The Student News Site of University of Arizona

The Daily Wildcat

96° Tucson, AZ

The Daily Wildcat

The Daily Wildcat


Chatter: April 5

Semper fi?

The right to free speech has long been a question asked of the judicial system in the United States. In the case of Albert Snyder and his lawsuit against the Westboro Baptist Church, this freedom was taken a step too far. According to CNN, the Westboro Baptist Church picketed the funeral of Lance Cpl. Matthew Snyder, shouting, “”You are going to hell”” and “”Thank God for dead soldiers.”” His father, Albert Snyder, sued the church for privacy invasion and intentional infliction of emotional distress and civil conspiracy. Snyder lost the case and the Fourth Circuit Court of Appeals ordered Snyder to pay more than $16,000 in court costs spent by the church. This is simply a slap in the face for a soldier and his family, which have gone to serve our nation and subsequently have been hit with a barrage of insanity and hate.

The picketing occurred on public grounds, Westboro Baptist Church claimed, but that hardly gives them the right to disturb a private practice — the funeral of a Marine. We have seen and heard of what the Kansas-based church can do and how its practices are constructed of nothing but hate, but in this case, they have taken it too far. The shouts of “”Thank God for dead soldiers”” are hardly warranted even if freedom of speech seems to protect the church.

The problem is also the fact that if a racial slur were used, the scandal would have escalated much higher. This should be no different. Hate crimes do not only go against certain races and ethnicities, but as seen from this case, against anyone who is different or stands to suffer. The church’s shouts of hate brought just that. Instead of a race being targeted, however, an already-grieving family was hit.

The sad truth is that despite the freedom of speech’s presence in the Constitution, hate crimes such as these must not go unpunished. To add insult to injury, the court ordered the family to pay $16,000 to the church — a mockery of the system in itself. The Supreme Court has agreed to take up this case and an eventual decision in favor of the Marine’s family is likely to follow, barring God’s hand coming down and slamming the judge’s hammer in favor of Westboro Baptist Church. The competitive First Amendment and privacy and religious rights of the mourners will face each other in court, and sanity and fairness should hopefully come out on top.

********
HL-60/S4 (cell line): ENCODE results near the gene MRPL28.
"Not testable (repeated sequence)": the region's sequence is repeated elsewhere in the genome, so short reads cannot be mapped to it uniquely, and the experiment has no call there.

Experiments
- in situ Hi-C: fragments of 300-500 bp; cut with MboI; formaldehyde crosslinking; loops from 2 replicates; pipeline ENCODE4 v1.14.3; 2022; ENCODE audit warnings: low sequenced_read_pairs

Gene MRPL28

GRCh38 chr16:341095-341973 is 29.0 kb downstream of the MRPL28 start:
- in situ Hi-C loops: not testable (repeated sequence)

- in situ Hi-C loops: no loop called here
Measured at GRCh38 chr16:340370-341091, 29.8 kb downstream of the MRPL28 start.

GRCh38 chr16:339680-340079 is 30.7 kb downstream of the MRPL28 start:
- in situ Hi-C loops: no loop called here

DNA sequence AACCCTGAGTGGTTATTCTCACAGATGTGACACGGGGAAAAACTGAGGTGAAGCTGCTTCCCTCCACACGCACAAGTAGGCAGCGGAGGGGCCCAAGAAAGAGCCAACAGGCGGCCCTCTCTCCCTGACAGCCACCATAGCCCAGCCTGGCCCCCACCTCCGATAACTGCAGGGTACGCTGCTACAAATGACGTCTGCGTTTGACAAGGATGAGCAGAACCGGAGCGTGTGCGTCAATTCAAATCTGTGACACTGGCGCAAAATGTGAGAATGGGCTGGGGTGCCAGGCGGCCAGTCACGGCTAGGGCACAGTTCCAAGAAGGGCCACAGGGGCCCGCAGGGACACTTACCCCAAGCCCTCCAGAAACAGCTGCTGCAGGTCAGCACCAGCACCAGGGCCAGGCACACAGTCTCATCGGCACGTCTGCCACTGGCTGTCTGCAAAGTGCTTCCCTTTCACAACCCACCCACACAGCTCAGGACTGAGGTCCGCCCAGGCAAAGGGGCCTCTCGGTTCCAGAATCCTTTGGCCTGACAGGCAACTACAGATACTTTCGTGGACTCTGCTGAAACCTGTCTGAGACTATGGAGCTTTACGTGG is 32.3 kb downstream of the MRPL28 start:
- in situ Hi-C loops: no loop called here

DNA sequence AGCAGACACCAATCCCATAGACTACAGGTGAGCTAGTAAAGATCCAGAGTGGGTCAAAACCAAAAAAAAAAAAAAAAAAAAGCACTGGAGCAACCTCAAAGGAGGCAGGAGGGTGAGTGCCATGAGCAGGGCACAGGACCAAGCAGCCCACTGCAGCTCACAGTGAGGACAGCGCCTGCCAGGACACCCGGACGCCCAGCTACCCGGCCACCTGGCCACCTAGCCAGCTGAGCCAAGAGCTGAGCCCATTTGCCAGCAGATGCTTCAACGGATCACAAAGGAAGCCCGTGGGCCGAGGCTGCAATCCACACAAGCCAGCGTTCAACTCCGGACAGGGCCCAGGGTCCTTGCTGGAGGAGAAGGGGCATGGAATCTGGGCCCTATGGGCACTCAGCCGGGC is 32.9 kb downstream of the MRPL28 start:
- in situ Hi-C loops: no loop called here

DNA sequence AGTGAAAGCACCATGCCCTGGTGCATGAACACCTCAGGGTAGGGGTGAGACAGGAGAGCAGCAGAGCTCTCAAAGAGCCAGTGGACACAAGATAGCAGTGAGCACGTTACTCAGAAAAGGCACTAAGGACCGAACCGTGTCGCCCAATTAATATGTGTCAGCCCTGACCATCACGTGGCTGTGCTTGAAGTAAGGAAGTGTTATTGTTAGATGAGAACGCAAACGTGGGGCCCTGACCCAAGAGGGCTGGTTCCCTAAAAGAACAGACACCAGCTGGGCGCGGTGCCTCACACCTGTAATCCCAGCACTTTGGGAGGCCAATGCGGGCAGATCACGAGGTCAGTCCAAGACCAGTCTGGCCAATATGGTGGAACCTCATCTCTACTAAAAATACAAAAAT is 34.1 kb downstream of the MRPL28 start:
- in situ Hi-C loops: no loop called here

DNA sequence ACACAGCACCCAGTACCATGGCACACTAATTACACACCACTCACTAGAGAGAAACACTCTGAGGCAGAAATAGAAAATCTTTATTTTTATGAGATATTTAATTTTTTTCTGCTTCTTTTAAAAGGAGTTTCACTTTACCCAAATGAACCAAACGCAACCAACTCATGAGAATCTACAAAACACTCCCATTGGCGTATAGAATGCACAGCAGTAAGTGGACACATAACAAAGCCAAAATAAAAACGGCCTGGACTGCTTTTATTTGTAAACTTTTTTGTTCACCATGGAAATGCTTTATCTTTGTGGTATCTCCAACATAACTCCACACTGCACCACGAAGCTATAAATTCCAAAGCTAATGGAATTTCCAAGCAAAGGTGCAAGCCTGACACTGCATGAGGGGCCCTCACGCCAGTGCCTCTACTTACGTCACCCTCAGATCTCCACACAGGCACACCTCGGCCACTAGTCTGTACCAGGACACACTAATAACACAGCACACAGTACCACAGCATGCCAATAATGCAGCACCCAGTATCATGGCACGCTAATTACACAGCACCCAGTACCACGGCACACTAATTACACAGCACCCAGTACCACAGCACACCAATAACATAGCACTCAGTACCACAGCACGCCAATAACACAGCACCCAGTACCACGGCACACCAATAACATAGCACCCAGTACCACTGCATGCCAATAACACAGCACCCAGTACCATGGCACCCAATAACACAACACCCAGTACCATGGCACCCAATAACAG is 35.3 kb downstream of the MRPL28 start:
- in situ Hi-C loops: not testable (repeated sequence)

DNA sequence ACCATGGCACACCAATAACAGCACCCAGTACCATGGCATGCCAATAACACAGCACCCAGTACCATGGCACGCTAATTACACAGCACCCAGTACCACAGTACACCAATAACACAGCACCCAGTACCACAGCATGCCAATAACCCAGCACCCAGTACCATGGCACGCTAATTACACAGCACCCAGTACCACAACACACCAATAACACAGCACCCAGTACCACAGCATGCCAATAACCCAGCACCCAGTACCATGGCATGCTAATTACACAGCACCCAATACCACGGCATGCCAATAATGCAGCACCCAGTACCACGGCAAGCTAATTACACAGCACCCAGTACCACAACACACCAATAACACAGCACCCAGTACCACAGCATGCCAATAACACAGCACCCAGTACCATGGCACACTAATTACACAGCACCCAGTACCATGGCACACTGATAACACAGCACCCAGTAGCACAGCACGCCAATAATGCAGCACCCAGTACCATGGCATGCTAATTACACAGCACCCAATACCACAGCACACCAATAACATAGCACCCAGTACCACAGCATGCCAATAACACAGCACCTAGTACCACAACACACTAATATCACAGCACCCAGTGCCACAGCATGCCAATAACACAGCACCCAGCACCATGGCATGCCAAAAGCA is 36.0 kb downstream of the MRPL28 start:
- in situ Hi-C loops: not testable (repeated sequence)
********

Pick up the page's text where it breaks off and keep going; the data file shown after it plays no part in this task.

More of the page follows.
— “”Westboro abuses freedom of speech,”” The Rutgers Daily Targum editorial board, March 31

Anything less than the best is a felony

In many states across the country, being convicted of a felony is grounds not only for prison time, but also for a major elimination of rights, specifically the right to vote.

For years, felons and ex-felons have been deprived of the fundamental American right to vote because their past indiscretions dictate their inability to be represented. The idea is that these people have committed one of the worst crimes possible and shouldn’t be allowed to have their vote counted in important social and political matters.

Recently, a House subcommittee held a hearing on the Democracy Restoration Act, a bill that would return the right to vote to millions of disenfranchised American citizens. The bill would make the rule the same for ex-felons in all states, as opposed to the current situation where different states have varying laws in place. For instance, in Virginia and Kentucky ex-felons are barred from voting unless they receive individual government clearance, while in Maine and Vermont, there is no voting exclusion for ex-felons once they complete their sentences.

After serving a sentence that hopefully is equivalent to the crime committed, according to the courts, these ex-felons have paid their debt to society, regardless of whether these sentences strictly come with jail time, parole or probationary status, community service, etc. Ex-felons may have committed some of the worst crimes possible, but that shouldn’t have anything to do with the rights guaranteed to them by the Constitution.

They are people and, more importantly in this case, American citizens, ergo their fundamental right to vote should be immediately restored upon the completion of their sentences.

Statistically, the vast majority of felons and ex-felons come from minority groups, who are either currently incarcerated, or on parole and living in communities around America, hopefully attempting to resume their lives as positive and contributing members of society.

Also proven by statistics, minorities tend to vote in favor of the Democratic directives and for Democratic candidates for public office.

This presents an interesting indication. It’s not proven, but it seems as though withholding the right to vote from ex-felons is a Republican ploy to affect the outcomes of votes in the Republican favor.

Restricting these possible Democratic votes from consideration is a political move that, unfortunately, we feel is also rooted in race.

— “”Ex-felons fundamental rights restricted,”” The Howard University Hilltop editorial board, March 31

More to Discover
Activate Search